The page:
Knitters who have been at it a while experience a trancelike state that provides the same benefits as other forms of meditation.
Unlike, other forms of meditation though, when all is said and done, knitting produces beautiful, handcrafted, wearable works of art.
Each garment reflects its unique moment in time and is as singular in its construction as the person who knit it – an image of its creator’s spirit.
Zen and the Art of Knitting
Tag Archives: meditation
Passion, Workaholism, Rhubarb, and Cowslips
I like to have some philosophy and thoughts for me set out by the day of the month and thought some of you might like the same ones too, I’ve written about this book last month.
Meditations for Women Who Do Too Much [me in other words..]
as written by Anne Wilson Schaef
Many competent women have a difficult time distinguishing between passion and workaholism. When we hear the emerging concern about the lethal effects of compulsive working, we almost always ask ourselves (or justify to ourselves): ‘But what about being passionate with my work? Are you saying that to be passionate about my work is to be a workaholic? I don’t want to give up my work.’
Many of our role models for success are people who were willing to be devoured by their work. this is confusing to us.
True passion and doing what is important for us to do does not require us to destroy ourselves in the process. In fact, it is when passion gets distorted to compulsivity that it is destructive.
[Oh dear. this does sound like me at times]
The Gardener’s Perpetual Almanack by Martin Hoyles – A Book of Days
Oxslip or Great Cowslip is the flower for the day.
‘Rhubarb. This wholesome and agreeable vegetable has become so popular as a substitute for fruit in early spring that no garden should be without it.’
[I personally have some good roots but they are not yet ready for harvesting – they come much later in the year, but the rhubarb from the Yorkshire Triangle is available in the shops and is very sweet and tender and I’ve made some crumbles already with it]
‘Now ’tis the spring, and weeds are shallow rooted;
Suffer them now and they’ll o’ergrow the garden,
And choke the herbs for want of husbandry’.
William Shakespeare Henry Vi part 2 1592
[Old William knew his gardening.. now is certainly the time to get those weeds out before they spread!]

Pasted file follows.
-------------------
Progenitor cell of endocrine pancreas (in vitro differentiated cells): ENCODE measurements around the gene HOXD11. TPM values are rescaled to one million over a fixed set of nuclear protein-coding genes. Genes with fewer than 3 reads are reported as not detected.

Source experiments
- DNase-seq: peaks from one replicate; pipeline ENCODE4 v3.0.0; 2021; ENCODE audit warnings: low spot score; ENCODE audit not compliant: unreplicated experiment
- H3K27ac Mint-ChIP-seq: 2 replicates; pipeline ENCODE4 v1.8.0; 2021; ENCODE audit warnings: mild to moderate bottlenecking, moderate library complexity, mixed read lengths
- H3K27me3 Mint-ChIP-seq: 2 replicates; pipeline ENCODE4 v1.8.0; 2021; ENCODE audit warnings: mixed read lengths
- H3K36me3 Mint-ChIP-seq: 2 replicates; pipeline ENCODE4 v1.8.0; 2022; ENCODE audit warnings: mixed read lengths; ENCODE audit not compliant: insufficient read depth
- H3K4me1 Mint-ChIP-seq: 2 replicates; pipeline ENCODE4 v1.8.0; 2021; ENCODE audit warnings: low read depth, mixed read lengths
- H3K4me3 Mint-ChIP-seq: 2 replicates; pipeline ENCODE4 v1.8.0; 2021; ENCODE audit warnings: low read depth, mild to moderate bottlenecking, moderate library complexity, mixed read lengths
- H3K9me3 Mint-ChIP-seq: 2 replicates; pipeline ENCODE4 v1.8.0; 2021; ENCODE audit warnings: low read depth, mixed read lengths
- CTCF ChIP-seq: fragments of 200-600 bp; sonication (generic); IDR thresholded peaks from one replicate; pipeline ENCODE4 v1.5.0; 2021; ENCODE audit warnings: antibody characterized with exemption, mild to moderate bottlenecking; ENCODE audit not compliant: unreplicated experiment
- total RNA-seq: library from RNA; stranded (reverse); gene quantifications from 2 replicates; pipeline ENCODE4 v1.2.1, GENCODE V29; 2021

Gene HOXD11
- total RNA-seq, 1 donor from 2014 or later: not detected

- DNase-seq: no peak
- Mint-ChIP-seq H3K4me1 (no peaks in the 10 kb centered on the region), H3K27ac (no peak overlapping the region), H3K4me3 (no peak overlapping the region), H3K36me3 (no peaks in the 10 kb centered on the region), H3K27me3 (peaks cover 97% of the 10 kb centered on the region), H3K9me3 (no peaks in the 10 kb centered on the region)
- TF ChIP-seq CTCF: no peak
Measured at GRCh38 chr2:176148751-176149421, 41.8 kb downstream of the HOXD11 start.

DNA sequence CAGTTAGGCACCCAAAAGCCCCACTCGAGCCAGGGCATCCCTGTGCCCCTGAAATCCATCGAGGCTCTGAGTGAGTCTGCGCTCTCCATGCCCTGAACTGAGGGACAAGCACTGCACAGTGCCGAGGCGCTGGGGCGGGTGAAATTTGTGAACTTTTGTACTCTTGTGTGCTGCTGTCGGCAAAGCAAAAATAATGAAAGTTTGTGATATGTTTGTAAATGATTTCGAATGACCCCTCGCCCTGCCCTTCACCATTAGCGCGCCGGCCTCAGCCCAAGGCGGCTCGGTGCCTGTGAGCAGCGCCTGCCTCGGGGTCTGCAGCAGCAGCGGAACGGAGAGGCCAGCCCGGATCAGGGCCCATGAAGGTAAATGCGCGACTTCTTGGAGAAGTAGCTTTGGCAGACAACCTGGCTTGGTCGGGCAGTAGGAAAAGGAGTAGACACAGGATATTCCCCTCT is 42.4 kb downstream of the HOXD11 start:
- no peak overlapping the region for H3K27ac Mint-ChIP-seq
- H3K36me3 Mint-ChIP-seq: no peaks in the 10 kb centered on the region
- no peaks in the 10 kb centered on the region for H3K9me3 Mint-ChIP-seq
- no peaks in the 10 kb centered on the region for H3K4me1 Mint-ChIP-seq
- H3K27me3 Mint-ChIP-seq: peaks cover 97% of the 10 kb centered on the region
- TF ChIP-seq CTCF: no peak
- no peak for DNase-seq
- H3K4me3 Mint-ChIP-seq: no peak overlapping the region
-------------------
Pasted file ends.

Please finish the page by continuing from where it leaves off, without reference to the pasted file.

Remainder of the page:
- Choice and Responsibility: Victim and Blame (tiggerrenewing.wordpress.com)
- Quotes of the Week 3/3/13 (justbreatheslowdeepbreaths.com)
Choice and Responsibility: Victim and Blame
I have a fabulous book which I don’t look at often enough. It is called: Meditations For Women Who Do Too Much by Anne Wilson Schaef.
Here is today’s – Feb 24th – Meditation.
Choices and Responsibilities
We’re swallowed up only when we are willing for it to happen (Nathalie Sarraute)
When we talk about taking responsibility for our lives, we must clarify what we mean by responsibility The addictive meaning of the word responsibility means accountability and blame. When women accept that meaning, they cannot bear to take responsibility for their lives or to see other women do so, because, they assume, taking responsibility means taking the blame for where they are and who they are. Unfortunately this attitude puts us in the position of being a victim and robbing us of our power.
It is only when we accept that we do have choices, and we exercise those choices, that we can reclaim our lives. inherent in this reclaiming process is owning the choices we have made (all of them!) and moving on. thus we are not blaming ourselves for our lives; we are claiming them and owning them so we can take our next steps.
I have made some bad choices, I have made some so-so choices, and I have made some good choices. the most important aspect of them is that they are mine – all of them.
- Reclaiming the True Power of Femininity. (elephantjournal.com)
- SANDBERG: Women Need To Take Responsibility For Their Own Success (businessinsider.com)